Apple, Google join hands for new industry specifications meant to thwart bluetooth stalking
Apple and Google have joined hands to develop a new standard meant to stop unwanted tracking of bluetooth trackers (like Apple’s AirTags and Samsung SmartTag). The two companies have proposed specifications to tackle such tracking, also called stalking, of devices like AirTags, Tile trackers or Samsung’s SmartTags, which allow hackers to decipher people’s locations.
The two companies said in a statement that the new specification is based on feedback from a variety of device manufacturers, safety groups, and advocacy organizations. Several major tech companies, including Samsung, Tile, Chipolo, Eufy, and Pebblebee, have reportedly voiced their support for a new specification.
To be sure, Bluetooth trackers have existed for years now. However, they really proliferated only after Apple and Samsung introduced their devices a couple of years ago. In turn, reports showed that these devices had security gaps that allowed hackers to track users’ movements without their knowledge. In December, Apple was also sued for one such gaffe.
“Bluetooth trackers have created tremendous user benefits, but they also bring the potential of unwanted tracking, which requires industry wide action to solve,” said Dave Burke, Google’s vice president of engineering for Android, in a statement.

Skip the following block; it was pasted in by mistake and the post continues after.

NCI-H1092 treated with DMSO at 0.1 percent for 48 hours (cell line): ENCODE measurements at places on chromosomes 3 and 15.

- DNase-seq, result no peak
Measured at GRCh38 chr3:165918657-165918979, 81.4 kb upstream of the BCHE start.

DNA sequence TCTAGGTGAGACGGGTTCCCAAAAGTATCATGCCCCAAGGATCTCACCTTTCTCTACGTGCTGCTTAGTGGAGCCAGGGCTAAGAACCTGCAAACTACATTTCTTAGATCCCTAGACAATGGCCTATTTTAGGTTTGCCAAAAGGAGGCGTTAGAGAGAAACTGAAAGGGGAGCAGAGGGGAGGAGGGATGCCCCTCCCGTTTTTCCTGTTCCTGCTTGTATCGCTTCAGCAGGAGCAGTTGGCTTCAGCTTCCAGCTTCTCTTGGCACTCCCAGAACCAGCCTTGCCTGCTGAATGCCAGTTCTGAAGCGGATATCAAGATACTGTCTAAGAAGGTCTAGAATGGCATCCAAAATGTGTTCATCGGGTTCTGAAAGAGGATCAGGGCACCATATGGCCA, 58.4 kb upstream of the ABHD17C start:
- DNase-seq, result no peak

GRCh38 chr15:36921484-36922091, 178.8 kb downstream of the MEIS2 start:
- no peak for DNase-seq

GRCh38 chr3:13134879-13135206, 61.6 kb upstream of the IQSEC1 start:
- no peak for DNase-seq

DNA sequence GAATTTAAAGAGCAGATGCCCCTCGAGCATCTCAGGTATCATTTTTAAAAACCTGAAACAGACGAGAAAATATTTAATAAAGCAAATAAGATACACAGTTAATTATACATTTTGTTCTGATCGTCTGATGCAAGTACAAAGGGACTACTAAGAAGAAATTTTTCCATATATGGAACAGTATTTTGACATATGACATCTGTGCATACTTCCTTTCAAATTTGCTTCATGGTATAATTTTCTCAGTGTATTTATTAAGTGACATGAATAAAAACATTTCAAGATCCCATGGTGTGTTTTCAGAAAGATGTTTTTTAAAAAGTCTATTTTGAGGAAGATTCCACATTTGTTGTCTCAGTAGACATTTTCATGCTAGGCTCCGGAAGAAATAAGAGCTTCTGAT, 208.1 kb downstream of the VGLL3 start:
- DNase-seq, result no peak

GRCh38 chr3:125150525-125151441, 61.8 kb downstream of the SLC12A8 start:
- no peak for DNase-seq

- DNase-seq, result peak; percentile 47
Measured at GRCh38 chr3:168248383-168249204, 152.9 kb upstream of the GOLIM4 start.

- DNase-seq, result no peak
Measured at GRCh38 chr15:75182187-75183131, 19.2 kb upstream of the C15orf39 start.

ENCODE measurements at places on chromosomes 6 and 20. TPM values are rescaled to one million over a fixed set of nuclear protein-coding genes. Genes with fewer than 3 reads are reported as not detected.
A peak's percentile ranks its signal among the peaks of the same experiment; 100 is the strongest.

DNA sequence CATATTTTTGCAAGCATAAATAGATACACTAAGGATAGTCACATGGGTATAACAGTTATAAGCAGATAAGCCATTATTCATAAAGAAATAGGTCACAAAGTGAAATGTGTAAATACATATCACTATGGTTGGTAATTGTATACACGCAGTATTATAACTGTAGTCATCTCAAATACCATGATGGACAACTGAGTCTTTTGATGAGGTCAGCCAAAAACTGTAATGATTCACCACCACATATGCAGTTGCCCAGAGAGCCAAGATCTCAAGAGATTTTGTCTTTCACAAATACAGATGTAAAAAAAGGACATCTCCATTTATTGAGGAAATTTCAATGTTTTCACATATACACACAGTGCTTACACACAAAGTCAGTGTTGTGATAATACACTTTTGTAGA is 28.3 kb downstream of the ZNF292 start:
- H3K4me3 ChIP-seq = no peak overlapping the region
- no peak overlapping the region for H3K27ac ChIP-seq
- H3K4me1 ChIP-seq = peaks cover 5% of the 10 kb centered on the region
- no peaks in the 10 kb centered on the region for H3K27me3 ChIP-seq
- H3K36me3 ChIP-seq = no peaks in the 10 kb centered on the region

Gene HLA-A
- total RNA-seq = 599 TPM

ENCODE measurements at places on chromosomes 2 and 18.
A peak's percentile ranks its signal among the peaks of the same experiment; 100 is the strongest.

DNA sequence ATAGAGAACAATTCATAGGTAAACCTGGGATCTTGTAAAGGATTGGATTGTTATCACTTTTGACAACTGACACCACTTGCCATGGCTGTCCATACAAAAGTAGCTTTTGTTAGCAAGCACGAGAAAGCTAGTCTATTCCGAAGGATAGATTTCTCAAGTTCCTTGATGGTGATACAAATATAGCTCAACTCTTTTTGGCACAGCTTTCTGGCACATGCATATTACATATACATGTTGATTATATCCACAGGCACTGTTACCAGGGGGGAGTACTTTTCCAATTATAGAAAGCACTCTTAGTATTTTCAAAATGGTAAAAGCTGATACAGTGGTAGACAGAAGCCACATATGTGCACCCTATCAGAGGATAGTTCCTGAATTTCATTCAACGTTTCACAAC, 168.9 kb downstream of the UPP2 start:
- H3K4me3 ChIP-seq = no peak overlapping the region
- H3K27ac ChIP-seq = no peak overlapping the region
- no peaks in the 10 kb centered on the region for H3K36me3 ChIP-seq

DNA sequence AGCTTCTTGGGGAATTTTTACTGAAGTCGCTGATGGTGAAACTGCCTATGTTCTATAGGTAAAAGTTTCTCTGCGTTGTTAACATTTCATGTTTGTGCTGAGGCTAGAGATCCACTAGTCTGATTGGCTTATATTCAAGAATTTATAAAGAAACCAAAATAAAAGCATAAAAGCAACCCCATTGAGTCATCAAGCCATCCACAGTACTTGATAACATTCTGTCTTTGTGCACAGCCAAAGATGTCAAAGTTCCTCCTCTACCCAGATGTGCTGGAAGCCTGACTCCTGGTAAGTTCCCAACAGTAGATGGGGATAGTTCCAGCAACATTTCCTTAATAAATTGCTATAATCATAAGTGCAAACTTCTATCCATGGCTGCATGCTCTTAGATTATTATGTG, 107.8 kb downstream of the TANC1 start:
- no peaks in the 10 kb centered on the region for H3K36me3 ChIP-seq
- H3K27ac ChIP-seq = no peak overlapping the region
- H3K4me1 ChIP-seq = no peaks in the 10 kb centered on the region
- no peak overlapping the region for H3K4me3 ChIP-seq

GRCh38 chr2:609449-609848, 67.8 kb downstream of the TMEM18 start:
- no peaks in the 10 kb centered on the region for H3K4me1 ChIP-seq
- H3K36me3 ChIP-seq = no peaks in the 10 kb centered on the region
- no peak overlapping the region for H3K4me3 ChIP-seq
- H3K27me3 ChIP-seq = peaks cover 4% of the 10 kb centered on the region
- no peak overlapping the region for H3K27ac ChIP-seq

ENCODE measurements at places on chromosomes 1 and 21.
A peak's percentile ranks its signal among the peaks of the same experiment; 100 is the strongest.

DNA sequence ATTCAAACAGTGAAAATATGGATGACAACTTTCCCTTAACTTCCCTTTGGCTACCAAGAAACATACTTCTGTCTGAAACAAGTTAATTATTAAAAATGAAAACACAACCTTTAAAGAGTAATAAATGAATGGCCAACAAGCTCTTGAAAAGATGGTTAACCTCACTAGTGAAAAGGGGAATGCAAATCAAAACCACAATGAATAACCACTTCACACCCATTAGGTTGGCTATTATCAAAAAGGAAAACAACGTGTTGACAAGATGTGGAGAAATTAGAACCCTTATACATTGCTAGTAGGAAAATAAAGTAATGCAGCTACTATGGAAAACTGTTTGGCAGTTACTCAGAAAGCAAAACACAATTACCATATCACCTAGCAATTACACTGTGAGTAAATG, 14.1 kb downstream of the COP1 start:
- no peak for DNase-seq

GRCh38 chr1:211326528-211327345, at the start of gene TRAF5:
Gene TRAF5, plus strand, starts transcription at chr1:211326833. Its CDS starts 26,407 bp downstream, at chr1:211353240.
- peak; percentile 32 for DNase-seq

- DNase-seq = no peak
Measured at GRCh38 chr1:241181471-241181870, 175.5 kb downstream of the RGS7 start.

Apple and Google now want to establish a new industry standard aimed at tackling surveillance. The companies are aiming to finalize a plan by the end of this year, and have already submitted a draft solution to the Internet Engineering Task Force (IETF), an organization responsible for creating Internet standards. The proposed solution would be distributed through software updates to both iPhones and Android phones.
The specification “is a big step forward in trying to find a real industry solution that is very survivor-centered,” said Erica Olsen, the National Network to End Domestic Violence’s senior director of its Safety Net Project.
The draft specification for unwanted tracking alerts is now open for public comment for three months. The production implementation of this specification is expected to be released by the end of 2023 and will be supported in future versions of iOS and Android.
In a rare display of cross-industry collaboration, two companies were spotted working together in 2021 to develop technology aimed at alerting individuals about potential exposure to COVID-19. In 2019, technology companies Apple, Amazon, Google, and the Zigbee Alliance made a joint announcement regarding their intention to establish and promote a new IP-based connectivity standard for smart home devices. The collaboration aimed to improve manufacturers' development process by boosting compatibility and security while streamlining it.